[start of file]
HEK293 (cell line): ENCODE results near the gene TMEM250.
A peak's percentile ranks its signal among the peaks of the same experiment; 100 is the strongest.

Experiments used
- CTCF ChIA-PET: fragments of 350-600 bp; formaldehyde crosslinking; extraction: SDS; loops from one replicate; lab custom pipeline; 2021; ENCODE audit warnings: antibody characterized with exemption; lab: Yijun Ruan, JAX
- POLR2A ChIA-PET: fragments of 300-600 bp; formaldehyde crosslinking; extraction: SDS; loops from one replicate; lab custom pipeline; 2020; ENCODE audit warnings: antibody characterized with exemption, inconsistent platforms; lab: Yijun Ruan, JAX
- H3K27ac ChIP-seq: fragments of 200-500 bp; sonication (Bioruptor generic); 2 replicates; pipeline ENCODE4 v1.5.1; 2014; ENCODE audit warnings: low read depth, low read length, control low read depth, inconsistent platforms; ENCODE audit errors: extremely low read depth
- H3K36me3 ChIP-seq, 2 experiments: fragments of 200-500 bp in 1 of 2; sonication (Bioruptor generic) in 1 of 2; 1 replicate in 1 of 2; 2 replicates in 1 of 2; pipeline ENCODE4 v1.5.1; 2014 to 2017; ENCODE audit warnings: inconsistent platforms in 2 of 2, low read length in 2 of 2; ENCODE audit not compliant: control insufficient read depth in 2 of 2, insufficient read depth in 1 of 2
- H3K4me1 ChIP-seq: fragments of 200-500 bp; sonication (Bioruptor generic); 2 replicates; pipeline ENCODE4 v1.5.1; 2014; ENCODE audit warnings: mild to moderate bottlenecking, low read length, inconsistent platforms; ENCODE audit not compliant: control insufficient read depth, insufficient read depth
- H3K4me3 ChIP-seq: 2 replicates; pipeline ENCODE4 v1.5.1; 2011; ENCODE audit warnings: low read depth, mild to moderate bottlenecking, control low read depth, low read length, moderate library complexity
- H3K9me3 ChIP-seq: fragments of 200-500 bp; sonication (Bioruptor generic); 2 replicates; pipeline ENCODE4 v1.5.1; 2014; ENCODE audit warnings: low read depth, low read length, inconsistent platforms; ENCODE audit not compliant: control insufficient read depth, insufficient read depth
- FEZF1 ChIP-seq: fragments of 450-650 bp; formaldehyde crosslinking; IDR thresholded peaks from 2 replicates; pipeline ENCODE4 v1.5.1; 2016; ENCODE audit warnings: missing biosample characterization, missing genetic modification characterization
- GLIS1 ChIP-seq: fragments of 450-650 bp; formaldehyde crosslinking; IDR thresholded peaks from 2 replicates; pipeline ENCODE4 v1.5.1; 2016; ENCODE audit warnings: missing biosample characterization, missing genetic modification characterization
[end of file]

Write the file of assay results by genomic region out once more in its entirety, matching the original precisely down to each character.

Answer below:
HEK293 (cell line): ENCODE results near the gene TMEM250.
A peak's percentile ranks its signal among the peaks of the same experiment; 100 is the strongest.

Experiments used
- CTCF ChIA-PET: fragments of 350-600 bp; formaldehyde crosslinking; extraction: SDS; loops from one replicate; lab custom pipeline; 2021; ENCODE audit warnings: antibody characterized with exemption; lab: Yijun Ruan, JAX
- POLR2A ChIA-PET: fragments of 300-600 bp; formaldehyde crosslinking; extraction: SDS; loops from one replicate; lab custom pipeline; 2020; ENCODE audit warnings: antibody characterized with exemption, inconsistent platforms; lab: Yijun Ruan, JAX
- H3K27ac ChIP-seq: fragments of 200-500 bp; sonication (Bioruptor generic); 2 replicates; pipeline ENCODE4 v1.5.1; 2014; ENCODE audit warnings: low read depth, low read length, control low read depth, inconsistent platforms; ENCODE audit errors: extremely low read depth
- H3K36me3 ChIP-seq, 2 experiments: fragments of 200-500 bp in 1 of 2; sonication (Bioruptor generic) in 1 of 2; 1 replicate in 1 of 2; 2 replicates in 1 of 2; pipeline ENCODE4 v1.5.1; 2014 to 2017; ENCODE audit warnings: inconsistent platforms in 2 of 2, low read length in 2 of 2; ENCODE audit not compliant: control insufficient read depth in 2 of 2, insufficient read depth in 1 of 2
- H3K4me1 ChIP-seq: fragments of 200-500 bp; sonication (Bioruptor generic); 2 replicates; pipeline ENCODE4 v1.5.1; 2014; ENCODE audit warnings: mild to moderate bottlenecking, low read length, inconsistent platforms; ENCODE audit not compliant: control insufficient read depth, insufficient read depth
- H3K4me3 ChIP-seq: 2 replicates; pipeline ENCODE4 v1.5.1; 2011; ENCODE audit warnings: low read depth, mild to moderate bottlenecking, control low read depth, low read length, moderate library complexity
- H3K9me3 ChIP-seq: fragments of 200-500 bp; sonication (Bioruptor generic); 2 replicates; pipeline ENCODE4 v1.5.1; 2014; ENCODE audit warnings: low read depth, low read length, inconsistent platforms; ENCODE audit not compliant: control insufficient read depth, insufficient read depth
- FEZF1 ChIP-seq: fragments of 450-650 bp; formaldehyde crosslinking; IDR thresholded peaks from 2 replicates; pipeline ENCODE4 v1.5.1; 2016; ENCODE audit warnings: missing biosample characterization, missing genetic modification characterization
- GLIS1 ChIP-seq: fragments of 450-650 bp; formaldehyde crosslinking; IDR thresholded peaks from 2 replicates; pipeline ENCODE4 v1.5.1; 2016; ENCODE audit warnings: missing biosample characterization, missing genetic modification characterization